What images come to mind when you visualise Greenland? Ice, snow, a mountainous landscape, the majestic Northern Lights? These natural phenomena can only be experienced in a few locations in the world, yet in South Greenland you can see them all with your own eyes in just one trip.
But where did they all come from, and why are they all here? Delve into the stories behind South Greenland’s most spectacular natural wonders, and find out the best ways to get up close and personal with them yourself.
Ice! Perhaps the biggest natural draw for visitors to Greenland – there are few places on Earth where you can experience so much of it and in so many different ways. But ice is a complicated character and comes in many forms.
The Ice Sheet
The journey begins at the Greenland Ice Sheet. This is one of only two ice sheets in the world, and covers a staggering 80% of Greenland’s land area. It was formed by the coalescence of different ice caps and glaciers millions of years ago, and in some places is more than 3 km thick!
Although expeditions onto the ice sheet are reserved for those with relevant experience and a government permit, tourists can easily get a taste of this incredible natural phenomenon on the Wonders of Greenland. This trip is an Opportunity to enjoy an impressive kayak excursion, surrounded by icebergs. A unique excursion with crampons, guided through labyrinthine crevasses and drains in one of the oldest ice fields in the planet. A truly exclusive trip in Greenland, only comparable to that in Patagonia’s Perito Moreno.
Glaciers are slow-moving rivers of ice that flow out of Greenland’s ice sheet. As the ice on the edge of the ice sheet melts, it begins to be pushed very slowly by the weight of the huge volume of ice behind it. Glaciers drain into fjords and eventually break off into icebergs.
Icebergs are formed when parts of a glacier break off and float towards the sea. Like snowflakes, no two are the same, and it is easy to while away a whole day watching the different forms that these fascinating ice sculptures can take.
See for yourself
The easy way to experience these natural works of art is to whizz between them on a speedboat on the South Greenland Hotel & Adventure tour. Alternatively, choose the serene and slightly more physically demanding option of weaving through the icebergs at your own pace in a kayak, on Wonders of Greenland.
Fjords also find their beginnings in the saga of Greenland’s ice. They’re long, narrow inlets of water which connect Greenland’s ice sheet to the sea, and they’re carved out by glaciers which, when they retreat, allow the sea to fill up the resulting valley.
Greenland is absolutely littered with fjords, but one of the most well-known is Tasermiut fjord in South Greenland, which is lined by two long mountainous peninsulas, known as the “Big Walls” of Tasermiut fjord. Here, the mountains rise steeply up to a staggering 6,709ft above sea level. The “Big walls” of Tasermiut Fjord are considered as one of the wonders of the Arctic by Lonely Planet.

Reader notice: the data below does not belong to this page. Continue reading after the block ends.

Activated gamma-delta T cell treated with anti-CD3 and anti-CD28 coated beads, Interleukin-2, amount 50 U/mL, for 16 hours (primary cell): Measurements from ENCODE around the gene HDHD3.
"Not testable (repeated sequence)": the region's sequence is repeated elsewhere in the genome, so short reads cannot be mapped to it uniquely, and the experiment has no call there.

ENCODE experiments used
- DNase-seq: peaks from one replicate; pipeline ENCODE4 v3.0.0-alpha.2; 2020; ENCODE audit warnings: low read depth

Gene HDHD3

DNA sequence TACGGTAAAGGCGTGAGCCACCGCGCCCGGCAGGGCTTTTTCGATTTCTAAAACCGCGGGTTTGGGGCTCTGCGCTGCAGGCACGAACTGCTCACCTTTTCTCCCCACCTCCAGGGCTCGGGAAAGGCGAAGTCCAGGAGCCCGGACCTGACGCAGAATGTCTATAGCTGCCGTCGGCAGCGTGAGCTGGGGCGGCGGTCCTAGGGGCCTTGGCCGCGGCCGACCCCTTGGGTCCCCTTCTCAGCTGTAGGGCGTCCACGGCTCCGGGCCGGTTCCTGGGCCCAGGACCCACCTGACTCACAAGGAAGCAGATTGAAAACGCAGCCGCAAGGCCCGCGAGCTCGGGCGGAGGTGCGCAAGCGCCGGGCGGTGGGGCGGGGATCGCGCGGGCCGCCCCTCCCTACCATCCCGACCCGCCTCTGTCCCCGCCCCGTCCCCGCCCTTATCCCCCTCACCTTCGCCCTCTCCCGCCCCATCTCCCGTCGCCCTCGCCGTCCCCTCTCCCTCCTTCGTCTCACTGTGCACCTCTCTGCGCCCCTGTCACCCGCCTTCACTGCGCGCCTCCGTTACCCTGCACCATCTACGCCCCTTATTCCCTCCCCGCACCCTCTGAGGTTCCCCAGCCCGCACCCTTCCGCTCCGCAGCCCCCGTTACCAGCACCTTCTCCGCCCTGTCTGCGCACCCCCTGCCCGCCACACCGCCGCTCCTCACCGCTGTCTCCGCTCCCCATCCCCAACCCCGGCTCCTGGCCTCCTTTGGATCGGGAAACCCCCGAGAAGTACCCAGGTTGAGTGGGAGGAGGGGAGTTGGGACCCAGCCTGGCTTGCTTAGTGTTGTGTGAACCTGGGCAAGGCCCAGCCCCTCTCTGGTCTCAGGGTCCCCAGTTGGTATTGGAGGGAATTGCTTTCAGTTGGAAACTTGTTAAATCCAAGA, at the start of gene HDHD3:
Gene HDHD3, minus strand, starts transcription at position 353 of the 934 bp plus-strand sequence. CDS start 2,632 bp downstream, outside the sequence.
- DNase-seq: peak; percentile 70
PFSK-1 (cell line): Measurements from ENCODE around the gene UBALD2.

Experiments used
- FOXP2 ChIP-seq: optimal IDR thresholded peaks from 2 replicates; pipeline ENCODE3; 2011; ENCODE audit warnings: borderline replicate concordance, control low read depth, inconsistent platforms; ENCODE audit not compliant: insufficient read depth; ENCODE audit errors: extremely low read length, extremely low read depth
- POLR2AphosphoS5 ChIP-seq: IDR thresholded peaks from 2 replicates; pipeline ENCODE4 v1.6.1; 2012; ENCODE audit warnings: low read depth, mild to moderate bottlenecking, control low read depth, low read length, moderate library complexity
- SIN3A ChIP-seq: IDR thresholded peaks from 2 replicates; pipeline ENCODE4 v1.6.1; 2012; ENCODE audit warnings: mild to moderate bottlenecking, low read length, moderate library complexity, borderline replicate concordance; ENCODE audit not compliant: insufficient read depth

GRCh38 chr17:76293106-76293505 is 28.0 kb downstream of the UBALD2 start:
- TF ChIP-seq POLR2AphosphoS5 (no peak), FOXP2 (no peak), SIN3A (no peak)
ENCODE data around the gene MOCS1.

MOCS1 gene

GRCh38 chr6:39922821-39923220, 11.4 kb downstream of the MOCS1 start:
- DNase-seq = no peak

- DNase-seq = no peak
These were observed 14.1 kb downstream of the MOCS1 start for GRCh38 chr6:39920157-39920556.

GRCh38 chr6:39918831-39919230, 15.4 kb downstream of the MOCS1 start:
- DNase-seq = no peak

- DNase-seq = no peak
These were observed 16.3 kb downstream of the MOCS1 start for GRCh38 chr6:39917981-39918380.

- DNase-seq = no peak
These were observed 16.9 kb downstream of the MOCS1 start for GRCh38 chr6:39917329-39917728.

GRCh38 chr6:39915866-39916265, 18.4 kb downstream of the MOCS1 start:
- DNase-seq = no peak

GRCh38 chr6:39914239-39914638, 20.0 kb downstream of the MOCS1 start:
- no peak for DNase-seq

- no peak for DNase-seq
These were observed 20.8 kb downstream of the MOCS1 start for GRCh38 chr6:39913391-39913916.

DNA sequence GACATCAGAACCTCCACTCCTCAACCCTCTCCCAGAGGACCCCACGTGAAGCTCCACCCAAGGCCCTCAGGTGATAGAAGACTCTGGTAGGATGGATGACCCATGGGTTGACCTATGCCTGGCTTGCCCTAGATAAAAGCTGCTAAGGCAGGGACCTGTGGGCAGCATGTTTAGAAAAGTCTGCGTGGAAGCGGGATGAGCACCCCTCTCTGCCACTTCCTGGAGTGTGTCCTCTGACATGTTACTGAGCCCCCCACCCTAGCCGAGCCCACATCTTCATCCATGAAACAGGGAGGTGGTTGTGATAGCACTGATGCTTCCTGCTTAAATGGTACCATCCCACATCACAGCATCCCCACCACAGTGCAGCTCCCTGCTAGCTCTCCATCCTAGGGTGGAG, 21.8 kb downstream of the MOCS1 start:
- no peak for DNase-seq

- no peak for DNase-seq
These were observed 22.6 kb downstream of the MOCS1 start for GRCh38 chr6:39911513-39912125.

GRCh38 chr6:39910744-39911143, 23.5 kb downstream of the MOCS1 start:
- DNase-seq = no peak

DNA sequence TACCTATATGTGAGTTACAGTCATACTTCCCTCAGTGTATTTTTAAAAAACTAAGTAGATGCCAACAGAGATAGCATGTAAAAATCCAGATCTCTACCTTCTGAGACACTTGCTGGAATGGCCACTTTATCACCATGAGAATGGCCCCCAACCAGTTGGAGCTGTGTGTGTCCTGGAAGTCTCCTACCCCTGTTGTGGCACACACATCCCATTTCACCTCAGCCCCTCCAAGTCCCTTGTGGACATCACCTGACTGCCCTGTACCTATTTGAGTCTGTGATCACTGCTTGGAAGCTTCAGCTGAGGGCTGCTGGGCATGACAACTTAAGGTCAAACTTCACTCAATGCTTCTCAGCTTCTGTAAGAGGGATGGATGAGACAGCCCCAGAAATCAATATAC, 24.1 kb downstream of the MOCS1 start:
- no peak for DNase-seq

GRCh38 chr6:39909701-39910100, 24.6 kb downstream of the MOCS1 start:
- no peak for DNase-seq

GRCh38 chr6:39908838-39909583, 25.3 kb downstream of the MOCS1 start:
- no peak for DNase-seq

The hot springs in Greenland are not formed by volcanic activity as one might usually expect. Rather, the water is heated geothermally inside the Earth’s crust before it rises up to the surface and forms a pool.
See for yourself
Although hot springs are everywhere in Greenland, there is only one in the whole country that is the perfect temperature to bathe in, and that’s on the uninhabited island of Uunartoq in South Greenland. Here, the water is a relaxing 38 degrees all year round, providing nourishment for both body and soul as you bathe surrounded by dramatic mountain peaks and drifting icebergs. The South Greenland Explorer trip includes a visit to the Uunartoq hot springs.
The Northern Lights are perhaps the most mystifying of the Arctic’s natural phenomena. As they dance across the sky in mesmerising patterns, it’s hard to imagine how this atmospheric marvel occurs. The Northern Lights are caused when charged particles from a solar storm strike the Earth’s atmosphere. The collisions cause the different coloured showers of light which are characteristic of the Aurora Borealis.
See for yourself
In South Greenland, the Northern Lights can be experienced sooner than anywhere else, as although they occur all year round, the sky needs to be dark and clear in order to see them. As a result, you can begin to witness this phenomenon as early as August, on the Northern Lights Glacier Camp.
Believe it or not, this is not the end of the list of South Greenland’s natural phenomena. There is much more to experience in the region, from UNESCO world heritage sites to the ruins of past Viking and Inuit societies. Choose your adventure with Tasermiut South Greenland Expeditions and discover the best combination of experiences for you.
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